Tha Alkaholiks – 21 & Over (August 24, 1993)

It’s fair to say that west coast hip-hop in the late eighties and early nineties was dominated by gangster rap. With groups like Ice-T, N.W.A and Above The Law, that hardcore style of hip-hop proved to be lucrative and quickly brought on a bunch of copycats that bit the style, even if it the street life wasn’t necessarily their reality. But there were still some that went against the grain. One of the first to stand alone was Compton native, King Tee. King Tee had more of a playful/party/comical style, but was still respected by all of his west coast gangster colleagues. And even though he never gained the same commercial success as his peers, he definitely stayed true to himself and gained a significant cult follow (which reminds me that I have to find his first three albums). After establishing his own name, King Tee would start the Likwit crew, and the first group he would help get a deal would be Tha Alkaholiks.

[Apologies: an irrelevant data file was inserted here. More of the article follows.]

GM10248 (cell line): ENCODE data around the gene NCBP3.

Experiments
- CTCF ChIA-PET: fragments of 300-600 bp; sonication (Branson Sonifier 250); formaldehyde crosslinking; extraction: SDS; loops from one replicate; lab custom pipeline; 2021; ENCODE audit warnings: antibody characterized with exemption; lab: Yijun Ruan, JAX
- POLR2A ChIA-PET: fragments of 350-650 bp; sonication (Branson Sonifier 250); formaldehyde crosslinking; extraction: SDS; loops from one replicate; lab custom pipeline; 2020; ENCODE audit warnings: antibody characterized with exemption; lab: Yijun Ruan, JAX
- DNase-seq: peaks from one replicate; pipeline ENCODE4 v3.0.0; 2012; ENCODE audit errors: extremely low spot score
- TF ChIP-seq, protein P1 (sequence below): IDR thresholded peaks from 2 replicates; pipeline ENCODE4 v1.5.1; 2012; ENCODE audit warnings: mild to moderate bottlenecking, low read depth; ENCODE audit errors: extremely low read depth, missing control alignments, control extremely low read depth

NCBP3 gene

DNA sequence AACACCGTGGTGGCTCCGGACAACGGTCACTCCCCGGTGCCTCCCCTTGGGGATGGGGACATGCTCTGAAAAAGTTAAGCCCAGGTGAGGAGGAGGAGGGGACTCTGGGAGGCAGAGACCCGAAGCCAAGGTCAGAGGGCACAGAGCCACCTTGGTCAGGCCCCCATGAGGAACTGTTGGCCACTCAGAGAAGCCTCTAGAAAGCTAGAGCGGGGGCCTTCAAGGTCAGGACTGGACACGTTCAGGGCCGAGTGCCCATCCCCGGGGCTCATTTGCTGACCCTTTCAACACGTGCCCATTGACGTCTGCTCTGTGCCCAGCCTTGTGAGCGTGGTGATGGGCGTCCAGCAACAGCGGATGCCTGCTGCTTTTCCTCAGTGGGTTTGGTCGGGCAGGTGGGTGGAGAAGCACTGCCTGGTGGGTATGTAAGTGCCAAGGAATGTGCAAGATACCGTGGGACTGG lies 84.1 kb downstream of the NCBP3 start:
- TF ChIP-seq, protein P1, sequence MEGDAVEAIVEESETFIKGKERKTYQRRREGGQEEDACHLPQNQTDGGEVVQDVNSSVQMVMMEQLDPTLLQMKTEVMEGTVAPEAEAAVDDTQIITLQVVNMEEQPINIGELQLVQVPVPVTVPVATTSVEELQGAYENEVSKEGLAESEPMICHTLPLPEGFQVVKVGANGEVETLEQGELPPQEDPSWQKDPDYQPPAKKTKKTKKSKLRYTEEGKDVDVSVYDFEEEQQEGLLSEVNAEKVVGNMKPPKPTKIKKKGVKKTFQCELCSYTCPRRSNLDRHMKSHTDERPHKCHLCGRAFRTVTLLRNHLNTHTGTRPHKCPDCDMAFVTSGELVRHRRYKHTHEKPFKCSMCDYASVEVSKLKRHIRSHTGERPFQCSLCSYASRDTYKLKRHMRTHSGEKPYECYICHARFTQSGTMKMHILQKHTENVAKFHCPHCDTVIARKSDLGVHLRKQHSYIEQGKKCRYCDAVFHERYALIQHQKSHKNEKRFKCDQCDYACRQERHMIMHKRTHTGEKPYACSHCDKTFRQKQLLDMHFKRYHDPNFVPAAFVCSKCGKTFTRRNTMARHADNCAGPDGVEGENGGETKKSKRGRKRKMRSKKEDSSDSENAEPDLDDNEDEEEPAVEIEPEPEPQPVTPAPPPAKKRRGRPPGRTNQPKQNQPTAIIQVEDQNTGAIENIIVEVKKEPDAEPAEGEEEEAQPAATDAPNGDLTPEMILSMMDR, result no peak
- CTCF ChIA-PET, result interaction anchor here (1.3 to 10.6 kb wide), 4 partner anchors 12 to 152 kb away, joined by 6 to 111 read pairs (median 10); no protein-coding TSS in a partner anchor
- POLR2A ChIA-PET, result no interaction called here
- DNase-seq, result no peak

Tha Alkaholiks were the three-man Los Angeles based crew consisting of J-Ro, Tash (who is originally from Cincinnati. Ohio) and the DJ/producer, E-Swift (who was born in Georgia, raised in Ohio and later moved to Cali). The trio would sign a deal with the budding hip-hop label, Loud Records (which had a distribution deal with RCA at the time), and released their debut album, 21 & Over, in the summer of 1993.

If you’re not familiar with the Alkaholiks, or can’t tell by the group’s name, the trio’s whole persona was a party vibe with light-hearted rhymes centered around drinking. 21 & Overwasn’t a commercial success, but it did earn the group some critical acclaim. even said that it’s “perhaps the quintessential West Coast party album, as well as one of the most promising debut albums of the ’90s, regardless of genre”. With praises like these, I sometimes wonder why Tha Liks were never able to garner the same level of crossover appeal as say a Meth and Redman. It damn sure wasn’t because they didn’t have talent.